In the late 1990s Vietnam was one of the worst offenders in the trade of rare and endangered species. Although the country joined CITES in 1994, little change resulted in the absence of rigid enforcement policies. As other countries in Southeast Asia tightened controls on wildlife smuggling, Vietnam welcomed trade and turned itself into the largest endangered species market in the world. In market stalls in Ho Chi Minh City, a wide variety of wildlife, both dead and alive, fills the streets.
Argentina is one of the world's largest suppliers of wild psittacines (birds related to parrots), shipping between 63,000 and 183,000 individuals each year and threatening the continued survival of numerous species. The extent of illegal traffic is difficult to determine. In addition, tree-felling, a method for collecting young birds from nests, is causing extensive habitat destruction. The blue-fronted Amazon parrot accounts for 27 percent of the country's bird trade.
Guyana officially exports between 15,000 and 19,000 birds each year, including some valuable macaws. The country ranks, along with Senegal, Tanzania, Argentina, and Indonesia, among the top five exporters of wild birds for the international market. National legislation in Guyana allows for the capture of any species, regardless of its conservation status, and inspectors have documented the trade of dozens of rare scarlet macaws.
Poachers trap or shoot gorillas for their heads, which are sold as trophies to tourists, and their hands, which are sold as ashtrays. In Nigeria, more lowland gorillas are being killed each year than are being born, creating an imminent threat of extinction for this species.
Despite protests from animal rights groups, commercial sealing endures as a flagship industry in Namibia, where the penises of baby seal pups are sold as aphrodisiacs to markets in the Far East. Sealskin is also used for shoes, wallets, and accessories. Large-scale sealing, a successful industry in the job-starved Namibian economy, brings approximately $500,000 into that country each year.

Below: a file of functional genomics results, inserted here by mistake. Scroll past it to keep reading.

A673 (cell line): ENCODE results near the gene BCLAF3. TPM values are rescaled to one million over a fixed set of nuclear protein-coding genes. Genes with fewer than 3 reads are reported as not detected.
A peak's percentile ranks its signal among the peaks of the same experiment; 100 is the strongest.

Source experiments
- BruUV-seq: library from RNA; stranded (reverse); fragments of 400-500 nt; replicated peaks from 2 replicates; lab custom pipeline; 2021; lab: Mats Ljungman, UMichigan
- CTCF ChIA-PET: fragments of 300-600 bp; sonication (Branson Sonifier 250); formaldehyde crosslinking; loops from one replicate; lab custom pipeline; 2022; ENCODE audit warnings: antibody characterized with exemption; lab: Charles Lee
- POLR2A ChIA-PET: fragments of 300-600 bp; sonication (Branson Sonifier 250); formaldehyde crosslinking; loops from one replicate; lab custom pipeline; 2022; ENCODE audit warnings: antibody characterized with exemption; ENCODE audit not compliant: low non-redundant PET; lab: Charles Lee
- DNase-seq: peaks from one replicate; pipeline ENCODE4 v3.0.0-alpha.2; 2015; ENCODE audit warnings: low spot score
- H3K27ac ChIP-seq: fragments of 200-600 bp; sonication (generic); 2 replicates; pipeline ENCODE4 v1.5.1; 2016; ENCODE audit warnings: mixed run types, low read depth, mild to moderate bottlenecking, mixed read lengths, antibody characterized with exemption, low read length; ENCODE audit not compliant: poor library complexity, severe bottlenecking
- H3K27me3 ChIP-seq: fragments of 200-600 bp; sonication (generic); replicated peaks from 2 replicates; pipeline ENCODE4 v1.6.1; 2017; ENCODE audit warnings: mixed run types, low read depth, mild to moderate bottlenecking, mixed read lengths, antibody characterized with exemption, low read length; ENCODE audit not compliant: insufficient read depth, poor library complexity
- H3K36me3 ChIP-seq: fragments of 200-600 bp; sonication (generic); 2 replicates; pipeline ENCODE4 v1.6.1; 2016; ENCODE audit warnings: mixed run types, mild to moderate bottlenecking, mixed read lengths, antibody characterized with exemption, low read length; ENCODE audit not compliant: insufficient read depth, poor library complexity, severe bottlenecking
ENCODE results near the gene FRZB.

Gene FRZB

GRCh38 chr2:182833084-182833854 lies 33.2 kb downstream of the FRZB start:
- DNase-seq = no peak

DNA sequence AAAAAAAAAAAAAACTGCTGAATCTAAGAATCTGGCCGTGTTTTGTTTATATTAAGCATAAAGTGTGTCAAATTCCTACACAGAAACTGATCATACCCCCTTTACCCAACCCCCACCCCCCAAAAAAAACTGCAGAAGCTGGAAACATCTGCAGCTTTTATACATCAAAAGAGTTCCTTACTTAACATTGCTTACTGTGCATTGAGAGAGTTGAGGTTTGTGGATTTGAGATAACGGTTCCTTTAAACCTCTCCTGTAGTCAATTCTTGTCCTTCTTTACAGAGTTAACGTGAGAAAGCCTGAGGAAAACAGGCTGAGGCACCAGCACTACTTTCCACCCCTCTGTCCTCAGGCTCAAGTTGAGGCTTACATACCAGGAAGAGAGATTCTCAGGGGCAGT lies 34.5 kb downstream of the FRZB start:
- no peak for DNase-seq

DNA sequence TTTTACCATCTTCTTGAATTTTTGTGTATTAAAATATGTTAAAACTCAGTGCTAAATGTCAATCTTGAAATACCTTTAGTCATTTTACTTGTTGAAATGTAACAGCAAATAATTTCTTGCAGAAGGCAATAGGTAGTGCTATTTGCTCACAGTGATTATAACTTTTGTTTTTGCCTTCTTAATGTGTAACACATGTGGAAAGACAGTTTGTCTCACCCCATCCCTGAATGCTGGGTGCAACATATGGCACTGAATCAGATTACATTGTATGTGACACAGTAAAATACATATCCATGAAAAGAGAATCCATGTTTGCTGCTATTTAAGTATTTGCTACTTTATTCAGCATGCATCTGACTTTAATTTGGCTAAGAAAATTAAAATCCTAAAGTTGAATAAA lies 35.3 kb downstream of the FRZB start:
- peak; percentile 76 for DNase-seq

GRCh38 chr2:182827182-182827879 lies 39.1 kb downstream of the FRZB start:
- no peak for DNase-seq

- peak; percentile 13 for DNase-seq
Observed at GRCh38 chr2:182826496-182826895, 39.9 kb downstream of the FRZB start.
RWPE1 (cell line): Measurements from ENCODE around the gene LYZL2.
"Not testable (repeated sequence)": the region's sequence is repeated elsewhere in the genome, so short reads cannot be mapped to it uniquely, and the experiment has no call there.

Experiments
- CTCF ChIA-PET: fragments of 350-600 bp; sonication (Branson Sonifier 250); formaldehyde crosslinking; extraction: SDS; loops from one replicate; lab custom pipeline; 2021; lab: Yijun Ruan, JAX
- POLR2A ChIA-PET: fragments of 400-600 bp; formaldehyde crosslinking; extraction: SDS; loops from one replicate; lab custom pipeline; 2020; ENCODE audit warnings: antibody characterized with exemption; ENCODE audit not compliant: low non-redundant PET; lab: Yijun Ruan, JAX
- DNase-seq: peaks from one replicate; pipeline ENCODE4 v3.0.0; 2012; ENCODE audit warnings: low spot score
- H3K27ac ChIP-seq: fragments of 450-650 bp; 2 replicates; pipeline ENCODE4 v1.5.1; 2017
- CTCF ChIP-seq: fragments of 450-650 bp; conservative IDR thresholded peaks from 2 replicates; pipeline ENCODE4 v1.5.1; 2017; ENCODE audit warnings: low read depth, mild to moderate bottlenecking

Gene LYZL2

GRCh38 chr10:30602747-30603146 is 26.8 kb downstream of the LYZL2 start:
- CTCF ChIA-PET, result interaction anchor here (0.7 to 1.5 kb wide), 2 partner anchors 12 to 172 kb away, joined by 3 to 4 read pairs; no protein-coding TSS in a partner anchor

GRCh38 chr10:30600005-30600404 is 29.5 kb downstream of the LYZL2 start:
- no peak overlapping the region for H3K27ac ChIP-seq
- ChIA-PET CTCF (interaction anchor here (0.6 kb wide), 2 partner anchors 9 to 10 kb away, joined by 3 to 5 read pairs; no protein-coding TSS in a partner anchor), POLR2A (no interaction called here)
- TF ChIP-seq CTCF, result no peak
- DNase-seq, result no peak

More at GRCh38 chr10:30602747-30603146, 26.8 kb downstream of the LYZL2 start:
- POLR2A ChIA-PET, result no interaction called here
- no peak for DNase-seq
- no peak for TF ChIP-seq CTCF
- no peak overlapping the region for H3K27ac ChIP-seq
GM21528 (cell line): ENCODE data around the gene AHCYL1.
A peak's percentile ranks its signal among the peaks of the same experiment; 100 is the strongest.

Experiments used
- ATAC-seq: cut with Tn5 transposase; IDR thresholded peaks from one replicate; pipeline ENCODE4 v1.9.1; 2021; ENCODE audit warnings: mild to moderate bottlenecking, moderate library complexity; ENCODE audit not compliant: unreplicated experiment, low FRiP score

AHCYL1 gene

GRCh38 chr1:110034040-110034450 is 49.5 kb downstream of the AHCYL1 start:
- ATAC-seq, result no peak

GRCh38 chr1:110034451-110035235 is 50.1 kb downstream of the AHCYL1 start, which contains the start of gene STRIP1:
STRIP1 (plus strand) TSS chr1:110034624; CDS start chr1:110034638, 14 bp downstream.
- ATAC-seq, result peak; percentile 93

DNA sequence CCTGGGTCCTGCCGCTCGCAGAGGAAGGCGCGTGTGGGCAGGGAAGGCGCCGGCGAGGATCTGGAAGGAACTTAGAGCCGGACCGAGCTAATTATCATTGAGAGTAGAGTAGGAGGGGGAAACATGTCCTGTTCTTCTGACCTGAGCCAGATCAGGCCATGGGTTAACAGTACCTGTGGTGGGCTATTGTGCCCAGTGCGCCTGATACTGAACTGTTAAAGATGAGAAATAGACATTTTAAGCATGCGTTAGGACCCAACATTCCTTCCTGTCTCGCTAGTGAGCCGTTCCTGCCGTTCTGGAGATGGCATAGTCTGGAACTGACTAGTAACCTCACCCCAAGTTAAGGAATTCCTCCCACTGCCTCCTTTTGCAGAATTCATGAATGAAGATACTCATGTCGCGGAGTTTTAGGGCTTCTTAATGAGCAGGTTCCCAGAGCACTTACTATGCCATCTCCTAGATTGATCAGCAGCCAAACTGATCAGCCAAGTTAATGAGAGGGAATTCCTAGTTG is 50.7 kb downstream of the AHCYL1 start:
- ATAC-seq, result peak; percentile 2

Senegal exports between 1 and 10 million birds each year and derives approximately 65 percent of the value of its bird exports from a single species, the African gray parrot. This species does not occur naturally in Senegal but is imported from other African countries for trading with third parties.
Tanzania supplies the international market with a variety of songbirds, including the popular Fischer's lovebird, a native species whose numbers have declined drastically. Tanzania exports somewhere between 200,000 and 3 million birds per year. Despite government attempts to control trade, protected species are routinely exported.
TRADE POLICIES AND AGREEMENTS
The Lacey Act
In the United States, the indiscriminate slaughter of wildlife in the nineteenth century brought about the extinction of numerous species. The Lacey Act was passed in 1900 and represented the first national conservation law. The Lacey Act prohibited interstate transport of wildlife killed in violation of a state law, and also allowed individual states to prohibit import of wildlife or their products even if killed lawfully. For example, egret plumes taken in a state where the bird was protected could not be shipped to other states; in addition, a state could outlaw entry of the plumes even if collection was legal in the exporting state. In 1908 the scope of the Lacey Act was expanded to include wildlife imported from abroad. The Lacey Act contributed to the elimination of the meat markets where the last Labrador ducks were sold, and of the plume trade that nearly led to extinction for the snowy and common egrets as well as other water birds.